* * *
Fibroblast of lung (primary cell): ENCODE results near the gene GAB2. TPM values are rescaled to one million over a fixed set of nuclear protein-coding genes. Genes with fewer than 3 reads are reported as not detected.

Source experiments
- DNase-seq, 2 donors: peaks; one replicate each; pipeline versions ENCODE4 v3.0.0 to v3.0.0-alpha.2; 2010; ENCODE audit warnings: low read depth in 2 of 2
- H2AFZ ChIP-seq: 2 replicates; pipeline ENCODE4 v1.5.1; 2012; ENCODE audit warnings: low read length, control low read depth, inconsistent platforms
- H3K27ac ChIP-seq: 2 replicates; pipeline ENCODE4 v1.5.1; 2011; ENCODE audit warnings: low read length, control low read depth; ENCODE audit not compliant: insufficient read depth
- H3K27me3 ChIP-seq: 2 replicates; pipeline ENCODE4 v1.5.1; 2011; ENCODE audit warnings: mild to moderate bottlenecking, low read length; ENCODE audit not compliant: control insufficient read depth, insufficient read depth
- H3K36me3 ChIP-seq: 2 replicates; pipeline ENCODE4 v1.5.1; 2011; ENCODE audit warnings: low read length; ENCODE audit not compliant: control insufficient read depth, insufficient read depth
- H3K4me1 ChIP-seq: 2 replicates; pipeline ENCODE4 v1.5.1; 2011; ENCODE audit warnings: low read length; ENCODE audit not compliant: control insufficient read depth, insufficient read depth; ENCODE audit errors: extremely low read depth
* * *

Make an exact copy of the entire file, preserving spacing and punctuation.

Fibroblast of lung (primary cell): ENCODE results near the gene GAB2. TPM values are rescaled to one million over a fixed set of nuclear protein-coding genes. Genes with fewer than 3 reads are reported as not detected.

Source experiments
- DNase-seq, 2 donors: peaks; one replicate each; pipeline versions ENCODE4 v3.0.0 to v3.0.0-alpha.2; 2010; ENCODE audit warnings: low read depth in 2 of 2
- H2AFZ ChIP-seq: 2 replicates; pipeline ENCODE4 v1.5.1; 2012; ENCODE audit warnings: low read length, control low read depth, inconsistent platforms
- H3K27ac ChIP-seq: 2 replicates; pipeline ENCODE4 v1.5.1; 2011; ENCODE audit warnings: low read length, control low read depth; ENCODE audit not compliant: insufficient read depth
- H3K27me3 ChIP-seq: 2 replicates; pipeline ENCODE4 v1.5.1; 2011; ENCODE audit warnings: mild to moderate bottlenecking, low read length; ENCODE audit not compliant: control insufficient read depth, insufficient read depth
- H3K36me3 ChIP-seq: 2 replicates; pipeline ENCODE4 v1.5.1; 2011; ENCODE audit warnings: low read length; ENCODE audit not compliant: control insufficient read depth, insufficient read depth
- H3K4me1 ChIP-seq: 2 replicates; pipeline ENCODE4 v1.5.1; 2011; ENCODE audit warnings: low read length; ENCODE audit not compliant: control insufficient read depth, insufficient read depth; ENCODE audit errors: extremely low read depth